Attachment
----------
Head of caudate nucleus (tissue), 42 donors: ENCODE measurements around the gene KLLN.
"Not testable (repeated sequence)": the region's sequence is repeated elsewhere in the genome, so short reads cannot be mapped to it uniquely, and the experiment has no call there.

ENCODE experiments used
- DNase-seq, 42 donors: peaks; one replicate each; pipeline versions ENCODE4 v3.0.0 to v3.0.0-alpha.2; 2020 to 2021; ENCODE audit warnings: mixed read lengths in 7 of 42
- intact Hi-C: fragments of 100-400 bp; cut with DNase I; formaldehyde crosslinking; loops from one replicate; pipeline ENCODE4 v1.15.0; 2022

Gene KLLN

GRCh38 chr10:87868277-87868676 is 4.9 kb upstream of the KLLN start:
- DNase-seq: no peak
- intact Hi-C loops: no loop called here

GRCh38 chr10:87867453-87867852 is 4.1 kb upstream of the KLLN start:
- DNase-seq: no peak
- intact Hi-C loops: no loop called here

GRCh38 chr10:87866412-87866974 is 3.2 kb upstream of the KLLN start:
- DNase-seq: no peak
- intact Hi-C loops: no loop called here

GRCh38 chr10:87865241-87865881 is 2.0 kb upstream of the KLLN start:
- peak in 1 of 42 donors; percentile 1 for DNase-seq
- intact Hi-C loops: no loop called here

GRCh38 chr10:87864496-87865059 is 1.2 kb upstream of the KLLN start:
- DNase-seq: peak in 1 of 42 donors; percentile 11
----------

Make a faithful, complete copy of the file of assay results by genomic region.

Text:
Head of caudate nucleus (tissue), 42 donors: ENCODE measurements around the gene KLLN.
"Not testable (repeated sequence)": the region's sequence is repeated elsewhere in the genome, so short reads cannot be mapped to it uniquely, and the experiment has no call there.

ENCODE experiments used
- DNase-seq, 42 donors: peaks; one replicate each; pipeline versions ENCODE4 v3.0.0 to v3.0.0-alpha.2; 2020 to 2021; ENCODE audit warnings: mixed read lengths in 7 of 42
- intact Hi-C: fragments of 100-400 bp; cut with DNase I; formaldehyde crosslinking; loops from one replicate; pipeline ENCODE4 v1.15.0; 2022

Gene KLLN

GRCh38 chr10:87868277-87868676 is 4.9 kb upstream of the KLLN start:
- DNase-seq: no peak
- intact Hi-C loops: no loop called here

GRCh38 chr10:87867453-87867852 is 4.1 kb upstream of the KLLN start:
- DNase-seq: no peak
- intact Hi-C loops: no loop called here

GRCh38 chr10:87866412-87866974 is 3.2 kb upstream of the KLLN start:
- DNase-seq: no peak
- intact Hi-C loops: no loop called here

GRCh38 chr10:87865241-87865881 is 2.0 kb upstream of the KLLN start:
- peak in 1 of 42 donors; percentile 1 for DNase-seq
- intact Hi-C loops: no loop called here

GRCh38 chr10:87864496-87865059 is 1.2 kb upstream of the KLLN start:
- DNase-seq: peak in 1 of 42 donors; percentile 11